in: Reviews

December 19, 2017

Human Form, Heroic and Mundane

by

As a single floor light glared across a broad square of black mat, dancer Bobbi Jene Smith unceremoniously undressed, leaving her dress atop a neat stack of sandbags—the only feature at the corner of an empty set—and indifferently crossed the square, naked. The scene inaugurated the first “Run AMOC!” Festival presented by the American Repertory Theater with the newly-founded American Modern Opera Company on Friday at Harvard Dance Center.

To the whine of violinist Keir GoGwilt’s creeping drone—James Tenney’s 1971 Koan—Smith turned from the audience and melted down into limbless torso, angled improbably to the ground like a giant muscle on edge. She crisscrossed the mat in a constellation of distinct forms, each developing with the same unhurried precision of the first, equally heroic and mundane. At a cultural moment where women’s bodies are so politicized—fiercely projecting both power and vulnerability amid a reckoning of sexual harassment and assault—it was startling unassuming.

“A Study on Effort” sustained an exploration of form that often eschewed politics and identity, with depictions of masturbation, fertility, and ‘hands-up’ surrender. The work, conceived by Smith in collaboration with GoGwilt, split into seven vignettes or “efforts,” ranging from frenetic to serene with simple lighting and music spanning three centuries.

The infinite melody of Koan (named for a paradoxical anecdote used in Zen Buddhism) and GoGwilt’s snail-like perambulation of the mat in “Missing” began what felt like an endlessly patient study of each form, each repeated gesture. Although the entire program ran less than an hour, there seemed abundant time to understand the mechanics and meaning of each, as if the audience were a group of art students practicing from the same still life. In “Missing,” one contemplated muscles shaking in the struggle to push a heavy (in this case, imaginary) object. In “Pleasure,” repetitively lifting such an object (canvas bags of sand). In “Surrender,” holding arms above the head. In “Lifting,” the flailing of arms. Only in the first and last of the vignettes did Smith appear nude.

A series of several hundred questions in the program about both the physical—“when my right arm prepares to lift what happens to the rest of the body?”—and the philosophical— “does our pleasure survive us?”—gave a roadmap to think about each of the efforts. (That said, it was too dark to read during the performance.)

As the show progressed, the gestures grew more complex. In the fourth vignette, “Drawing a Line,” GoGwilt played Bach while shakily treading a line down the center of the mat, heal-to-toe. Directly behind, Smith poured a line of sand in his wake, the dust pluming out around their blackened silhouettes in the harsh light. There, GoGwilt’s playing felt more studied than performed with the questioning voice of one still seeking the hidden logic of the first partita. It often seemed as if the body had been the form and the music, the interpreter, the student, the critic.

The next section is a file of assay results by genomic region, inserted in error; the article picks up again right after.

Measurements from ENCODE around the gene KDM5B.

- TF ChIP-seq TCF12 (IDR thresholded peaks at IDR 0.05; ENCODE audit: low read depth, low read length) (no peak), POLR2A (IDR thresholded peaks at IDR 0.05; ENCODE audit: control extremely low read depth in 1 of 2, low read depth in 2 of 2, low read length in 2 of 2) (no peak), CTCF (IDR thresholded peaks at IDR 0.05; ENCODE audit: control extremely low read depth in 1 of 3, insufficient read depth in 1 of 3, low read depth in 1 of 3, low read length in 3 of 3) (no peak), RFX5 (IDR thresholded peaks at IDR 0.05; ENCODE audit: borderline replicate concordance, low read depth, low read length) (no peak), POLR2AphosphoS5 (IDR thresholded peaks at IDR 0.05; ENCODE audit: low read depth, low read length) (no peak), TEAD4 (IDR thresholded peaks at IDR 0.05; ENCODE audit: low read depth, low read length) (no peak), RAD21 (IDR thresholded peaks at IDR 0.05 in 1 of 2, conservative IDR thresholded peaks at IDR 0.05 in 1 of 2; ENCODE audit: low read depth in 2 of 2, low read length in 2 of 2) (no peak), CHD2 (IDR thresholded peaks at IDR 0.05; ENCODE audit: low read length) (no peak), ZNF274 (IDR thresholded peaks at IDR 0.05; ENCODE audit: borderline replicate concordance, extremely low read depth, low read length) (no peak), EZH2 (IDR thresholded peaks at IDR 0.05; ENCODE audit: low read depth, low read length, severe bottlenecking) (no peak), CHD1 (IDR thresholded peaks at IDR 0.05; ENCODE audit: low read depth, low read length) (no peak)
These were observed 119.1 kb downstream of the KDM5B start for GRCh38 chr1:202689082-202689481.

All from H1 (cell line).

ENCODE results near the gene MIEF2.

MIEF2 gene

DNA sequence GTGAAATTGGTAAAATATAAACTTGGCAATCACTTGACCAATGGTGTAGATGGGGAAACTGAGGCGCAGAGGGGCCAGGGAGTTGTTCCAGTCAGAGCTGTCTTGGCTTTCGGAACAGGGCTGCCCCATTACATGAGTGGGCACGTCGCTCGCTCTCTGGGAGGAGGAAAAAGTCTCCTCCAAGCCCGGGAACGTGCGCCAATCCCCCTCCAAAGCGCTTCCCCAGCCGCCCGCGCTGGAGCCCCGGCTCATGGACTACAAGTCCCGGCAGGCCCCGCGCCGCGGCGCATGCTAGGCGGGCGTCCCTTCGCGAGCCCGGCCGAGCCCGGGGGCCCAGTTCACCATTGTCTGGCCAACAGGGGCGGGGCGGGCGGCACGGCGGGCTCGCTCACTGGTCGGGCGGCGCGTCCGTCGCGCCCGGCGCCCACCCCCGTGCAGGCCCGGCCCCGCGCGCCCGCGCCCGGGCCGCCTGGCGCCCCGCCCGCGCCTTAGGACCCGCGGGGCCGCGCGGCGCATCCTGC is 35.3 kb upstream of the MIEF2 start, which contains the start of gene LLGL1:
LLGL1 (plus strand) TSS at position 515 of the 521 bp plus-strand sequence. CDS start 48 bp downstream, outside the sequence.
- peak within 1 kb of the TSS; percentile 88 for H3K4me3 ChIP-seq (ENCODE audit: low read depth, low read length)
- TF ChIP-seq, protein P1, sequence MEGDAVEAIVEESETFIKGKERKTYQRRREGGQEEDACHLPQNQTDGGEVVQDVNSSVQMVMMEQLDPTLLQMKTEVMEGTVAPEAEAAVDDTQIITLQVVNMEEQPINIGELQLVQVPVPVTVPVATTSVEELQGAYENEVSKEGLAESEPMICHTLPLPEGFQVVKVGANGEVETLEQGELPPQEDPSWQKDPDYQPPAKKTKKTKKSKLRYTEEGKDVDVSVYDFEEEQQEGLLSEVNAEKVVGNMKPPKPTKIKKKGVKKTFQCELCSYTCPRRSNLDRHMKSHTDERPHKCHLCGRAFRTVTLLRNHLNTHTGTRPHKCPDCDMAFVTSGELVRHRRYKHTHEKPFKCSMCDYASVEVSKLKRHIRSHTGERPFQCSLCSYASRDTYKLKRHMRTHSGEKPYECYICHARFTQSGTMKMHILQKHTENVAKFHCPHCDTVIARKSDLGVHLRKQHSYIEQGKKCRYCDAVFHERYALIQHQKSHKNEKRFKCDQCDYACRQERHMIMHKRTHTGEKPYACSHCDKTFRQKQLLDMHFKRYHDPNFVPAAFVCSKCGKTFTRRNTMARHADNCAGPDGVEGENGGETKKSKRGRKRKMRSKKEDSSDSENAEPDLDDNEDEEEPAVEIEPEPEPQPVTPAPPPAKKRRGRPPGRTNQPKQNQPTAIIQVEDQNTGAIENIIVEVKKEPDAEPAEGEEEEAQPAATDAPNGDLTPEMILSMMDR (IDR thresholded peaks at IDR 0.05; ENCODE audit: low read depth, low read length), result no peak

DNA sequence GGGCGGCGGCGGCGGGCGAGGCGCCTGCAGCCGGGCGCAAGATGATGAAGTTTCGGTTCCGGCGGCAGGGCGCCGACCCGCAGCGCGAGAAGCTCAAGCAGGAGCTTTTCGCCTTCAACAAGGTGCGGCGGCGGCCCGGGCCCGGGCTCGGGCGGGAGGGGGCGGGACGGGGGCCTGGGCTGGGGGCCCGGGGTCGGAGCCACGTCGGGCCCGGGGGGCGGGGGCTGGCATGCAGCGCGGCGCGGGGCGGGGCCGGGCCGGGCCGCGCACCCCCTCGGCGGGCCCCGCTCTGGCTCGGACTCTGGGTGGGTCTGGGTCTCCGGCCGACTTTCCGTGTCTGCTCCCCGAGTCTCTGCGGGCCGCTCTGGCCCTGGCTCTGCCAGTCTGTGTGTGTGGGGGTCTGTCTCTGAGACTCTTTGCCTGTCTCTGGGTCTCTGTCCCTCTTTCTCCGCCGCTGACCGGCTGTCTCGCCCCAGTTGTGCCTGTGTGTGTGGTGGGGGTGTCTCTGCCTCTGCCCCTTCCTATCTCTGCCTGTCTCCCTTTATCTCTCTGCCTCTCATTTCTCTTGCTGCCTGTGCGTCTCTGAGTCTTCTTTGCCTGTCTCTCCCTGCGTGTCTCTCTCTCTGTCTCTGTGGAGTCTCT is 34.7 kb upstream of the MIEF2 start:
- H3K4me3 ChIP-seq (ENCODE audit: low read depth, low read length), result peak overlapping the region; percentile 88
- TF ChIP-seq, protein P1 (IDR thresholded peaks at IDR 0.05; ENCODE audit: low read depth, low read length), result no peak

But in “Pleasure,” the next scene, GoGwilt stood at the very front of the stage in a kind of upstaged recital as he played Johann Paul von Westhoff’s Suite in D Minor (1696). Behind him, Smith trudged from one side of the mat to the other with heavy footsteps as she flung sand bags into a loose pile, again scenting the air with sand as the dust rose. Roles reversed, the violinist remained unaffected by the tumult behind him, playing the Westoff with far greater clarity and emphasis on musical form than with the Bach. Smith, now embodying the role of interpreter, mounted the last of the canvas sacks, and, gradually, feigned orgasm.

Bobbi Jene Smith and Keir GoGwilt in A Study on Effort ( Michael J. Lutch photo)

Even so, “A Study on Effort” carefully avoided the humanness of its two performers. The feeling was so clinical, so academic that even as GoGwilt violently stabbed and parried with his bow in “Surrender,” occasionally striking the violin in a way that made instrumentalists gasp, the effect was not one of violence. What stood out instead was the contrast of motion (the bow) and non-motion (Smith’s hands up in a gesture of surrender that has featured in protests against police brutality).

Smith, a disciple of Ohad Naharin’s Gaga style of dance, created forms that often seemed abstracted from the human body. In the supercharged tempo of movement in “Not Knowing,” the penultimate piece, Smith’s body traced shapes in the air with beautiful, impersonal precision. The path of the motion superseded the body itself.

But just as we reveled in a world of abstract forms, the human body confronted us again as human in the final piece, “Taking Care.” The performers sat side-by-side in the dim light. Their soft harmony singing wove through the gentle chords of Malcom Goldstein’s “Gentle Rain Preceding Mushrooms,” Smith slowly laying back, eyes closing as if to sleep. And as the light slowly dimmed on her bare body, a small tree held to her chest, humanity flooded achingly back.

Question 321 in the program: “did we only just learn to use our voices?”

Lucas Phillips is a bassist, journalist, and composer whose work can be found in the Boston Globe and with his trio, the LP Ternary.

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